There is no data on how much of this is accessed by persons with psychosocial disabilities, as there is hardly any disaggregated data maintained on the nature of impairments of the persons who participate in government programmes. Persons with psychosocial disabilities are further alienated from these programmes because of the system of certification of ‘mental illness’, which takes place often at the state-capital level. The costs of travelling and obtaining the certificate is more than the government’s benefits.
The special rapporteur makes crucial observations while discussing interventions at the individual level, regarding the use of biomedical interventions in the treatment of depression and suicide prevention, one that has been spoken of by users and survivors of psychiatry for decades. He states that “…the use of psychotropic medications as the first line treatment for depression and other conditions is, quite simply, unsupported by the evidence.” While conceding that medication may have its place in the management of other mental health conditions it is stated that “…(t)he excessive use of medications and other biomedical interventions, based on a reductive neurobiological paradigm causes more harm than good, undermines the right to health, and must be abandoned.”
The special rapporteur speaks of cost-effective psychosocial interventions that may be provided by general care workers instead of by psychiatrists. This can be provided by strengthening existing systems of community health workers, including by increasing their numerical strength and ensuring living wages for the work that they do and perhaps developing a system of peer support in line with similar models piloted in other developing nations.
In the aftermath of a new mental health legislation and a recent mental health policy that was championed as ahead of its time, the special rapporteur’s words come as guidance and a warning for the way forward.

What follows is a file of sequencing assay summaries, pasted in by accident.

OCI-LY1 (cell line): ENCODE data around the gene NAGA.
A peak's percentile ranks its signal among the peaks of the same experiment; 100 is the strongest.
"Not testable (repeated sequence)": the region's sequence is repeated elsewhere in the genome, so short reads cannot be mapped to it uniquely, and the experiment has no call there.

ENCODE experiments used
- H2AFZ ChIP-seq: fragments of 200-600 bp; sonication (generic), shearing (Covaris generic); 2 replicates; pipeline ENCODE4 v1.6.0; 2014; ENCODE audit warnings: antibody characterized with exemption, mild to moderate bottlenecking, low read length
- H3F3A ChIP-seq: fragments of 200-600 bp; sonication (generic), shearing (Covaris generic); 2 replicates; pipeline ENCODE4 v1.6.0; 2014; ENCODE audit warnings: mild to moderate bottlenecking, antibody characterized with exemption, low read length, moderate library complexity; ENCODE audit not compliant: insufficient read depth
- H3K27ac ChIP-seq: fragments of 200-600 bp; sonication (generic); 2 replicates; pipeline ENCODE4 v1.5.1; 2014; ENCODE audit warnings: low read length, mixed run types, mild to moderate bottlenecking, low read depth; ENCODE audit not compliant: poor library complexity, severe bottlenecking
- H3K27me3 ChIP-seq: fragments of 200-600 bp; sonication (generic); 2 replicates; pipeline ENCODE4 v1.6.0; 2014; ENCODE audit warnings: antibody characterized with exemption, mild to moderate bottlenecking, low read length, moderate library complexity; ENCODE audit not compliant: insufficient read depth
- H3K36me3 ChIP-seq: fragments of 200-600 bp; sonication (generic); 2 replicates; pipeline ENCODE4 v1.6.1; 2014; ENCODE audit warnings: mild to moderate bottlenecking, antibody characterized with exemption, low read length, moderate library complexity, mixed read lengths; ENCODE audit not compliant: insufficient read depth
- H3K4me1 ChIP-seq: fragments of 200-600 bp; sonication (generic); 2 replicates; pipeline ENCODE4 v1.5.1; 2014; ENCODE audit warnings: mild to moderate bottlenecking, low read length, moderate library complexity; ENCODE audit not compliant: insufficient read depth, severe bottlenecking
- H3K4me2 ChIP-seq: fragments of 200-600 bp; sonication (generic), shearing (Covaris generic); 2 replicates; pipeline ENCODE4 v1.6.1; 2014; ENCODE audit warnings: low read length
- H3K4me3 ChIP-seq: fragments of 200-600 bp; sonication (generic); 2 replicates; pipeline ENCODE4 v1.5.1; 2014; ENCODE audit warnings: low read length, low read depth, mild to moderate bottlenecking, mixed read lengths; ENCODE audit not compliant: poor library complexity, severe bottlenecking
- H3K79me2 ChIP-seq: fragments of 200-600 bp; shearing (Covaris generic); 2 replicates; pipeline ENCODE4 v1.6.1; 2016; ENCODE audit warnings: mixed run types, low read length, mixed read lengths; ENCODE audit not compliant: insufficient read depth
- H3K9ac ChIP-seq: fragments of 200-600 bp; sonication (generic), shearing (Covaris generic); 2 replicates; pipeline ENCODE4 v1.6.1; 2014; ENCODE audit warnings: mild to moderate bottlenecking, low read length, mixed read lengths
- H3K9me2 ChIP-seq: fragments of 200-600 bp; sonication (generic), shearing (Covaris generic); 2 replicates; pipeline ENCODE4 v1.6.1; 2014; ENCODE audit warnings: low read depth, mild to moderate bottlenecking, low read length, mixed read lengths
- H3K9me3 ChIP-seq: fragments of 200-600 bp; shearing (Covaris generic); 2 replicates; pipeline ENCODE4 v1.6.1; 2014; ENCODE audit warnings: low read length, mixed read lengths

Hopefully, the prime minister’s commitment towards persons with psychosocial disabilities sees, as the Special Rapporteur advocates, a shift in investments in mental health, from focusing on the now controversial “chemical imbalances” to focusing on “power imbalances” and inequalities. The prime minister may be right in calling for the “expression of depression instead of its suppression”, at the risk of invoking a Tamil popular culture reference, dismantling structures of oppression may be a close second. Prevention and management of mental health conditions may involve more than engaging in community service and yoga – persons with mental disorders experience vulnerabilities that need to be concretely addressed.
For instance, on the question of employment, OECD statistics have found that persons with mental health disorders are two to three times more likely to be unemployed and more likely to be dismissed, which leads to further escalation of their conditions. The Persons with Disabilities Act 2016 has an awkwardly worded chapter on ‘Skill Development and Employment’ which mandates all establishments (government and private) to enact equal opportunity policies, but only requires that government establishments not discriminate against persons with disabilities in matters relating to employment. While reconciling these two may require an eventual Supreme Court intervention, the overall legislation permits discrimination against persons with disabilities if there is a legitimate aim, which can easily go against someone who is struggling to meet work targets on account of their disability in a private workspace. These are difficult conversations both at the personal and policy level – but as the slogan for World Health Day goes, “Let us Talk”.
Amba Salelkar is a lawyer with the Equals Centre for Promotion of Social Justice. The organisation focuses on policy and budget advocacy towards furthering the rights of persons with disabilities.